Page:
PowerBook 190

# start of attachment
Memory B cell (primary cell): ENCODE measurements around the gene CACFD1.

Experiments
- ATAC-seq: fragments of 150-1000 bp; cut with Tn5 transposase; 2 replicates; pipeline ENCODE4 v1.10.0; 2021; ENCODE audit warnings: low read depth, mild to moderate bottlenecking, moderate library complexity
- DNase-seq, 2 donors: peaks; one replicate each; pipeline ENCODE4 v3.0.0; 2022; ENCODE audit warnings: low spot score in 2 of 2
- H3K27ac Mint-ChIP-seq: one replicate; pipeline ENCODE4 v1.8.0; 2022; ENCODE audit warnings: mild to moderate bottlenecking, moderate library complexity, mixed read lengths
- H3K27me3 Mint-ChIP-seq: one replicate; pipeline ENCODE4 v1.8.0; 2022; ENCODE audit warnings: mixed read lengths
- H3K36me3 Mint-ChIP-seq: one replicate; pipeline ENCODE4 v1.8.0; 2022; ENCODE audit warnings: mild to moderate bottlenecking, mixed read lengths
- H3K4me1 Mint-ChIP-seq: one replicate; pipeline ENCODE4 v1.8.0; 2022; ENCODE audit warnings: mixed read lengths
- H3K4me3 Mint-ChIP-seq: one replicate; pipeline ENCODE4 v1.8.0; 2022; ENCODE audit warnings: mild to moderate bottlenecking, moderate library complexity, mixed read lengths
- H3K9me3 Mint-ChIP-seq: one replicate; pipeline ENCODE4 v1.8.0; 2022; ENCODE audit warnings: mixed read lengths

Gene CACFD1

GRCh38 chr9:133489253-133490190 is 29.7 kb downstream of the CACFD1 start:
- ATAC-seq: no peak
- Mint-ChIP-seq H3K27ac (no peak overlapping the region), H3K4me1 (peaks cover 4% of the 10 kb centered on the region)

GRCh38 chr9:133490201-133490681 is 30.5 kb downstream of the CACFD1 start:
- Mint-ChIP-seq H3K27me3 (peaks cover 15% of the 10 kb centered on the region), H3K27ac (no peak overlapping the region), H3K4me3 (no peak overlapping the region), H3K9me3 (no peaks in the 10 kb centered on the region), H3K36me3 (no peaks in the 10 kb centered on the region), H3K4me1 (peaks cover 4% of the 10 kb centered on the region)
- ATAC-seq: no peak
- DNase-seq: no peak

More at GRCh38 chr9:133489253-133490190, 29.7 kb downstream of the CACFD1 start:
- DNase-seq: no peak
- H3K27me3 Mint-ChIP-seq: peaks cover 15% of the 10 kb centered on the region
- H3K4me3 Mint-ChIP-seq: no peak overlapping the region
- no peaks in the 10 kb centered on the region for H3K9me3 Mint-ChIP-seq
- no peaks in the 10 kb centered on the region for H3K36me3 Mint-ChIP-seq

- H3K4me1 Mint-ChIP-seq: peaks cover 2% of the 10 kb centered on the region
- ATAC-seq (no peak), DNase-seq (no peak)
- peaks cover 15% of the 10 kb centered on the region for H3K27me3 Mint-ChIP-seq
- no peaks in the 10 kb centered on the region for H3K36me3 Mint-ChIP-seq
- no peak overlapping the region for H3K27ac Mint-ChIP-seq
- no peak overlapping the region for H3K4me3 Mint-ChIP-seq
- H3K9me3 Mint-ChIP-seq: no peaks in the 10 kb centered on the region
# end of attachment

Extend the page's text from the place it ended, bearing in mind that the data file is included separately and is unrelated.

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The PowerBook 190 and its companion PowerBook 190cs are laptop computers manufactured by Apple Computer as part of their PowerBook brand, introduced to the market in August 1995. The two models differ only in their screen: The 190 had a 9.5" greyscale display, while the 190cs featured a 10.4" color display. Apple's target sales audience for this model was the college student in need of a no-frills portable computer. In terms of hardware, along with the PowerBook 150, the 190 has much in common with Apple's "professional" laptop of the same period, the PowerBook 5300 series. In exchange for the cheaper price point (approximately $2200 US compared to over $6000 for the cutting-edge PowerBook 5300ce), the 190 was equipped with a passive matrix LCD rather than a crisper active matrix screen. More significantly, while the 5300s ran PowerPC 603e processors at 100 or 117 MHz, the 190 had only a Motorola 68LC040 clocked at 33 MHz - in fact, the 190s were the last Macintoshes to use an 68k CPU. However, Apple offered a PPC upgrade for the 190, a heavily marketed selling point for all new 68040 Macs at the time. In addition, a rather cramped 500 MB IDE hard drive was standard, and factory models shipped with System 7.5.2. It is the only one of the 100 series PowerBooks that does not use the original 140 case design, thus was the only one to include a 68040 processor, a trackpad rather than the standard trackball, and along with the 150 the only ones to provide...
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